Anyone seen a Coax Splitter Wall Plate? - AVS Forum
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post #1 of 13 Old 11-19-2007, 07:13 AM - Thread Starter
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I would like to get a coaxial cable splitter that is intigrated into a wall plate so I can send a single cable input to two separate devices. Has anyone seen one of these? I did a Google search and didn't see anything.
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post #2 of 13 Old 11-19-2007, 07:32 AM
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There are some here:

http://www.ramelectronics.net/html/home-wiring.html

You might have to do some creative stuff in the wall to make it happen.

Kevin Davis
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post #3 of 13 Old 11-19-2007, 07:37 AM
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I don't recall ever seeing one. If you can't find one marketed, it seems it would be fairly siimple to build. A soft plastic plate, drill two holes, attach with nuts. The only concern I would have is the lack of depth of the wall box interfering with the input connection. Low voltage wall boxes don't require full enclosures, so an existing wall box could be stategically modified to accomodate the module.

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post #4 of 13 Old 11-19-2007, 08:31 AM
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Quote:
Originally Posted by tarpon6 View Post

I would like to get a coaxial cable splitter that is intigrated into a wall plate so I can send a single cable input to two separate devices. Has anyone seen one of these? I did a Google search and didn't see anything.

No such thing. The only option is a short jumper from the wallplate to a 2-way splitter then to your devices.

As raouliii wrote, the depth of outlet boxes if of primary concern. The box/wall would need to be at least 5" deep.

CIAO!

Ed N.
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post #5 of 13 Old 11-19-2007, 08:55 AM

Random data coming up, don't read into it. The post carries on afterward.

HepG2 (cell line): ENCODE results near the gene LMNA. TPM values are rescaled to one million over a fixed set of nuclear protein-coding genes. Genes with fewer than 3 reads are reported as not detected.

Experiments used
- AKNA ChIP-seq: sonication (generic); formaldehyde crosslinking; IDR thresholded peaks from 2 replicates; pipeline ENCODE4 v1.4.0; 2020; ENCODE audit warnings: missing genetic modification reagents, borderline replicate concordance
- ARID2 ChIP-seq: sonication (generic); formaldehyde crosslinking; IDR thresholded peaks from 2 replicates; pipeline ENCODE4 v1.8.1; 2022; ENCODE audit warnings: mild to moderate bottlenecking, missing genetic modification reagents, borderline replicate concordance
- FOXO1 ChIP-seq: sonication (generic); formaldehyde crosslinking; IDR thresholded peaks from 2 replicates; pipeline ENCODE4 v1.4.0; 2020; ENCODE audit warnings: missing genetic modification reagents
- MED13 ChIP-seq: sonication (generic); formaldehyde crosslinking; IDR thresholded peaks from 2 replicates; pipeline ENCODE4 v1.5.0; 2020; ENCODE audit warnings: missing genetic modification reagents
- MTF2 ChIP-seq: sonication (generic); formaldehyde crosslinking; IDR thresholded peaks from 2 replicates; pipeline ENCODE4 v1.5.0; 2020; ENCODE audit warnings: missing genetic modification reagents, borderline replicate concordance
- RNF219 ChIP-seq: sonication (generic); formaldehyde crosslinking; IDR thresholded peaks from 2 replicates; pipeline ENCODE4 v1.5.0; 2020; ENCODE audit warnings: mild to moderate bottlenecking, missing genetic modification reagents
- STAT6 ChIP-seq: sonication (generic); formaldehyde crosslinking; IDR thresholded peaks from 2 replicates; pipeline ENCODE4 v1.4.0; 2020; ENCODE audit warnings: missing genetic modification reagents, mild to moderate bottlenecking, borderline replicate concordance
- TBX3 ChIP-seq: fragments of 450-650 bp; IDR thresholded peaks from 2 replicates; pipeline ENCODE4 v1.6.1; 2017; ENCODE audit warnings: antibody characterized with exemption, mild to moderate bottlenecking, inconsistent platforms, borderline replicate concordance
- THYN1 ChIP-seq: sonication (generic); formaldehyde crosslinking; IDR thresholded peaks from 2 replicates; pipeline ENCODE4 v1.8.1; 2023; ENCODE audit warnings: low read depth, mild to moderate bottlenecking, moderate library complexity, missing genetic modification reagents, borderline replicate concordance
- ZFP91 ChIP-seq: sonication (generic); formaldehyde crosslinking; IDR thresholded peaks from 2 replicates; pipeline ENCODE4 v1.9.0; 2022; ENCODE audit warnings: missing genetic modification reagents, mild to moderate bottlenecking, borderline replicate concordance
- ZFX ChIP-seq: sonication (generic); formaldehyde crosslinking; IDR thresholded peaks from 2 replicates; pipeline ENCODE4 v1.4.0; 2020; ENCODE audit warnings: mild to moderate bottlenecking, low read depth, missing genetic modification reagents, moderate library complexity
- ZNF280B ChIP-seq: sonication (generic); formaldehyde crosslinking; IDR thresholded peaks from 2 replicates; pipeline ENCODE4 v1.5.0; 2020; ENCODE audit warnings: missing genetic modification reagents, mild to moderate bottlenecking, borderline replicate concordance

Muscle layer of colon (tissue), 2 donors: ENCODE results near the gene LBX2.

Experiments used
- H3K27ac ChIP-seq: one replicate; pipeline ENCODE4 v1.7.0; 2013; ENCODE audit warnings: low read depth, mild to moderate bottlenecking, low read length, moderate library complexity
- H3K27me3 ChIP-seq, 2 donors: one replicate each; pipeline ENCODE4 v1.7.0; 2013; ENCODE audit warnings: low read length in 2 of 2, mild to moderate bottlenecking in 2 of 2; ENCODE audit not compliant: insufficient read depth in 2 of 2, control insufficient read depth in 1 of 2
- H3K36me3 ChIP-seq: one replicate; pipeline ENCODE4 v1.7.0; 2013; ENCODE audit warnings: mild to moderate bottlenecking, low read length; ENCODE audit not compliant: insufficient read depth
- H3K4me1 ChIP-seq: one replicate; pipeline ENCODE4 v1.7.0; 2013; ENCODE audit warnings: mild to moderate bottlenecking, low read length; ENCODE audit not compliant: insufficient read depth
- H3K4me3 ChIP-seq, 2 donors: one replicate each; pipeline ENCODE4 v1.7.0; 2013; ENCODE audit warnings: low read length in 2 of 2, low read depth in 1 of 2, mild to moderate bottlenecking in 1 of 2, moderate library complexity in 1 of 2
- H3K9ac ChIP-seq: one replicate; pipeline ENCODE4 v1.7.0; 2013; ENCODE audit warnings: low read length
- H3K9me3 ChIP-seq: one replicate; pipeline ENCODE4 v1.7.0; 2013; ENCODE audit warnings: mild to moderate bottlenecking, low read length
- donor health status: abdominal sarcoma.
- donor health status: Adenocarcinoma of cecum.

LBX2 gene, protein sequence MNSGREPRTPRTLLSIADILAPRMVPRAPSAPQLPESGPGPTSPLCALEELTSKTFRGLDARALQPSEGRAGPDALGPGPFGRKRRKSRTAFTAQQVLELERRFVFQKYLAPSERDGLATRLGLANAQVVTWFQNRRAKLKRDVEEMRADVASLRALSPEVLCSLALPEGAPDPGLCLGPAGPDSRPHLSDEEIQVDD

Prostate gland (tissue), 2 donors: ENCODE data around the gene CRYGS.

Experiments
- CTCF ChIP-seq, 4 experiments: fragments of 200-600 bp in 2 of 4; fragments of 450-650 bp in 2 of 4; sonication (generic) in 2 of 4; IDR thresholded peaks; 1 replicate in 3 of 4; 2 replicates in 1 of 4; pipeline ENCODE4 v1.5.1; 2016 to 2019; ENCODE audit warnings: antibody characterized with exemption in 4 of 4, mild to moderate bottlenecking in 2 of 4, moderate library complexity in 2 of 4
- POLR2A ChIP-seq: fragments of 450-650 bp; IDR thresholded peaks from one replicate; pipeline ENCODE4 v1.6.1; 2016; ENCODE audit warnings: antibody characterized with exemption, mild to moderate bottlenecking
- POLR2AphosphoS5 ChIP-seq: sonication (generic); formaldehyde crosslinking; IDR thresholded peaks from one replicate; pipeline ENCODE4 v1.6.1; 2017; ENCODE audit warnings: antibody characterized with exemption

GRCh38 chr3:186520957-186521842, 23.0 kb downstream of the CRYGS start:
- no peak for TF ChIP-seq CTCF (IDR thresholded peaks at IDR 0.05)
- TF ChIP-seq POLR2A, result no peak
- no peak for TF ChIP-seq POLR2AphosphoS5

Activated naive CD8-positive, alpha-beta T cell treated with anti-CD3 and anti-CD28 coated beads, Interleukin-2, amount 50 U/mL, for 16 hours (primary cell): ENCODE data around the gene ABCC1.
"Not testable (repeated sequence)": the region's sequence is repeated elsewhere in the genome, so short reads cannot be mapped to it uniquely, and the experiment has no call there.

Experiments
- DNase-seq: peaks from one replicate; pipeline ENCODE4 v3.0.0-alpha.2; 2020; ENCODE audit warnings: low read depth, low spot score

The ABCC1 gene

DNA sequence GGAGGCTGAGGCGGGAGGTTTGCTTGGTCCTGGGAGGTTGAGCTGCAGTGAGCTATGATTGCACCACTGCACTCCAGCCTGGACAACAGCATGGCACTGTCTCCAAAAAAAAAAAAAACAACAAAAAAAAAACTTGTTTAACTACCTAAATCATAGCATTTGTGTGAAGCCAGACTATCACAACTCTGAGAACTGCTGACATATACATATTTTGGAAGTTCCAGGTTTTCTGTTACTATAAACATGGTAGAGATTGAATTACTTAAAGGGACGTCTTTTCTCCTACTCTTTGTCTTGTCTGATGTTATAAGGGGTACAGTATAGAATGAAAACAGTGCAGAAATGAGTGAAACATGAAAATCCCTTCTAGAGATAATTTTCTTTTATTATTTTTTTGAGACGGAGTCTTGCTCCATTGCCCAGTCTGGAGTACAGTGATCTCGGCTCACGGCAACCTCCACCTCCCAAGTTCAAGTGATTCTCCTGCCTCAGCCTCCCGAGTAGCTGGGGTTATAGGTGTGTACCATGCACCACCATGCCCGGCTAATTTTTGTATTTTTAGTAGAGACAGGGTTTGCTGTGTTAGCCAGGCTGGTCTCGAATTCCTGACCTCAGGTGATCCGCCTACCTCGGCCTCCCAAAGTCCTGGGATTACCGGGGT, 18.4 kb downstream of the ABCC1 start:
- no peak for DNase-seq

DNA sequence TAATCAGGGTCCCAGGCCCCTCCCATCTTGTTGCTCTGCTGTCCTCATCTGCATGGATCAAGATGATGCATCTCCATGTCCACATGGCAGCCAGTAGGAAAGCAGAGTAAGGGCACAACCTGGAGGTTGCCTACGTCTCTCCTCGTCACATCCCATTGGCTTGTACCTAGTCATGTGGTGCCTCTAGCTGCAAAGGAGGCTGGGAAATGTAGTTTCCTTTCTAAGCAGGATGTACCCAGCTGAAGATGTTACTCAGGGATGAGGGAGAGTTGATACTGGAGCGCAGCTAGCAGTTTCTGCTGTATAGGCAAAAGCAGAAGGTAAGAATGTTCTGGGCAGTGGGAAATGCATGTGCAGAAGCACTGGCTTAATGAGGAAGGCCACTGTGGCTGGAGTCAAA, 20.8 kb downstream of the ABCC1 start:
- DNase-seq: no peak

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Why would you need a depth of 5"? A typical splitter is only 2-2.5" deep. If it were me doing it, this is what I would do:

1. Get an Old Work 2 gang box (double wide). Cut a hole for it in the wall, and cut the back out of it.
2. Buy a double f connector receptacle from Ram or somewhere else. Mount it on one side of the box.
3. Buy a nice splitter, and run the incoming connection to the in, and 2 outs with short pieces of coax. (make the pieces long enough so you can loop them rather than bending them. You can shove the extra into the wall out of the rear of the box.
4. Run the outs to the 2 f connectors.
5. Buy (when you buy the box) a decora style wall plate with an opening on one side and a blank on the other (you can get this at home depot or lowes.

The splitter goes on one side and is covered by the blank, the receptacles are on the other side.

An alternative, although not as clean is to do as suggested with the drill. Do the same double gang box, but buy a full double gang blank plate and drill holes in it and mount the splitter directly into the wall plate.

It can be done, just need to be creative. It sounds like a hack job, but if you do it right, it'll totally look professional.

Kevin Davis
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post #6 of 13 Old 11-19-2007, 09:03 AM
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I'm not sure I know what exactly you're tying to do. To divide the signal equally with a walplate mounted passive splitter, such that, half of the signal becomes available for continuing on behind the wall to source another wallplate elsewhere, you use a wallplate-style splitter called an MS-2D. Some companies make -4dB wall taps that do roughly the same thing. A more commonly manufactured walltap that will likely meet your needs is a -6dB wall tap. The signal power division will not be exactly equal, but since the "out" line from that tap will be going through additional cable, the actualk signal strength at the two wall plate locations may actually be closer to equal than if you used a two-way splitter.